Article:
Antonio de Mora. General Secretary of the Spanish Association of Table Olive Exporters (Asemesa)
In June, the two largest table olive companies in California submitted a petition to the government to initiate anti-dumping and countervailing duty investigations against Spanish black olive imports, accusing the industry of unfair competition and alleging that, due to aid the industry receives from the EU, it's selling its olives below market prices, which is hurting growers in California.
This is a new effort by producers in California to impede competition from Spain and protect its market, which they have tried to do on several occasions, whenever they had the chance in the 1970s and 80s and as a result of any commercial dispute between the US and the EU.
This time, it's the protectionist environment created by President Trump that most certainly encouraged the growers in California to submit the request, which led the US to open three investigations, which are being completed by two different agencies and which will conclude in June of 2018. The International Trade Commission is responsible for deciding whether or not imports of Spanish black olives jeopardizes the industry in California or if it's just a threat, and the Department of Commerce will look into whether Spanish companies were engaging in dumping, i.e. selling below cost or prices in Spain, and if EU subsidies are driving those prices.
A few days ago, the US made the first major decision as part of the investigations by imposing a provisional duty which will be 4.47% for most exporting companies, while the duty for three companies described as "collaborators," the duty will be 2.31%, 2.47% and 7.24%. We're going to take a closer look at the criteria and calculations that were made to try to reduce the duties as much as possible; at first glance, there's a notable difference between them that doesn't make much sense.
These duties, to which others may be added, are provisional and will have to be confirmed or annulled at the end of the process, which is expected to be in June. The real impact on the sector will become visible in the coming months, when we will be able to compare figures and see the loss of competitiveness compared with companies from California and rival countries, such as Egypt, Turkey, Morocco and Portugal, which are not impacted by this measure since it only affects Spain.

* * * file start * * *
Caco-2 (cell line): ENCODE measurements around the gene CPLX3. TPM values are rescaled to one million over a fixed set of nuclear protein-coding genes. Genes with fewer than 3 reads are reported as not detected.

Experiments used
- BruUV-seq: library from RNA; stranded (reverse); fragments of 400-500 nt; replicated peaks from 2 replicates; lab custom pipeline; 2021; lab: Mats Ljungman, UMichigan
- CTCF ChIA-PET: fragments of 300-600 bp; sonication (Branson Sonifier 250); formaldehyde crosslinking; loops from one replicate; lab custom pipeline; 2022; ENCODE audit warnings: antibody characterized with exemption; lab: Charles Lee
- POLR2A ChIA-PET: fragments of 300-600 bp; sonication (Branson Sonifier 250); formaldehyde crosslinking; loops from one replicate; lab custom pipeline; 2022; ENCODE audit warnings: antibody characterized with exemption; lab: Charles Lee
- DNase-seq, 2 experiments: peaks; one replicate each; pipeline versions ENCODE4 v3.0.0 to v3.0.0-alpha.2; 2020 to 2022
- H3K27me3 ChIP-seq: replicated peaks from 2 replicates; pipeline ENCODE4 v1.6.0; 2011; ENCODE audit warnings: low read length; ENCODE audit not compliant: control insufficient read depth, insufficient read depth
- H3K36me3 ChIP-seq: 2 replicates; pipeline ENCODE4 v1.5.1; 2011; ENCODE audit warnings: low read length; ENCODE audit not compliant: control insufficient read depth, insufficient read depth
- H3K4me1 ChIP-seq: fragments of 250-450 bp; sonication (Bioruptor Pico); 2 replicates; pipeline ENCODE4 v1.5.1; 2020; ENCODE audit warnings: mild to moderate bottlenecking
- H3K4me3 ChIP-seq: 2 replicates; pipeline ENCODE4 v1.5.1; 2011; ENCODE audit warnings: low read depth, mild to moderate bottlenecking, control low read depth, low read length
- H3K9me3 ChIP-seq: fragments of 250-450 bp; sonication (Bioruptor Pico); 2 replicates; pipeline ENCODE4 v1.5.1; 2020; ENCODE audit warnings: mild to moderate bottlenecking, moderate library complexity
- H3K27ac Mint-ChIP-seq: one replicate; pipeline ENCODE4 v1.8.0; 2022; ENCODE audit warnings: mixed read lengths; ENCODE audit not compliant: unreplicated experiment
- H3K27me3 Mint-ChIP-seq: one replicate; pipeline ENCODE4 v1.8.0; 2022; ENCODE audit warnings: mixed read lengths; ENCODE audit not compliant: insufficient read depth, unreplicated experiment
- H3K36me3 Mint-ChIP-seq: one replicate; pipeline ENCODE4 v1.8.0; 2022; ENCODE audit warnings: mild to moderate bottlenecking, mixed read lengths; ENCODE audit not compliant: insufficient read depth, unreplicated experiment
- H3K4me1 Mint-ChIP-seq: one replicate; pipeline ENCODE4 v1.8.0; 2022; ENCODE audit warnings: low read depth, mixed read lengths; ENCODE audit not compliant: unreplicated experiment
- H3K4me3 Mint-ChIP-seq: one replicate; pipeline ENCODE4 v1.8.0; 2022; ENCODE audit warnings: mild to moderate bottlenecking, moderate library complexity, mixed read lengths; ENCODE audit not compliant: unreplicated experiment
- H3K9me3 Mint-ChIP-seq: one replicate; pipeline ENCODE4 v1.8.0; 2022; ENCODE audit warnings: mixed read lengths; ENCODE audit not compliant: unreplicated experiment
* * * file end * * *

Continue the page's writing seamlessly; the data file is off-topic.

The most serious issue is not the negative effect for our sector, which is clearly concerned about possibly losing this important market with great scope for growth but, rather, the US's threat vis-à-vis Europe's agriculture and agri-food sector, as it's calling into question the EU's subsidy model.
Until now, we thought that all aid included in the "Green Box," as the World Trade Organization calls it, was permitted; however, from now on, if the EU doesn't impede it, they're debatable, and even illegal. The aid received by table olive producers is not specific, i.e. farmers receive them simply because they're farmers; they're not subsidies for exports, they don't incentivize production and they don't affect the prices at which companies sell their products. Nevertheless, the US is questioning them, and if it ends up imposing countervailing duties on subsidies and the EU allows it, any sector from any country in the world that competes with EU products may go down the same path and open up similar investigations.
To that end, associate companies of Asemesa, the Spanish Association of Table Olive Exporters, is defending not only the rest of the sector, but all agri-food sectors in Europe which could suffer the same attack. As a result, this is a priority matter for the EU and for Spain, and the sector should receive the maximum support from the Administration in every way.
In the last few days, great strides have been made with all Administrations, but more is needed because the aggressiveness and disproportionality with which the Department of Commerce is carrying out the investigation is leaving Spain defenseless.
This publication offered the US Embassy in Spain the chance to include the US government's point of view on this issue. That invitation was declined, with the Embassy noting that "This issue is developing and it does not make sense to comment on it at this time, beyond the official communiqués from the US Department of Commerce."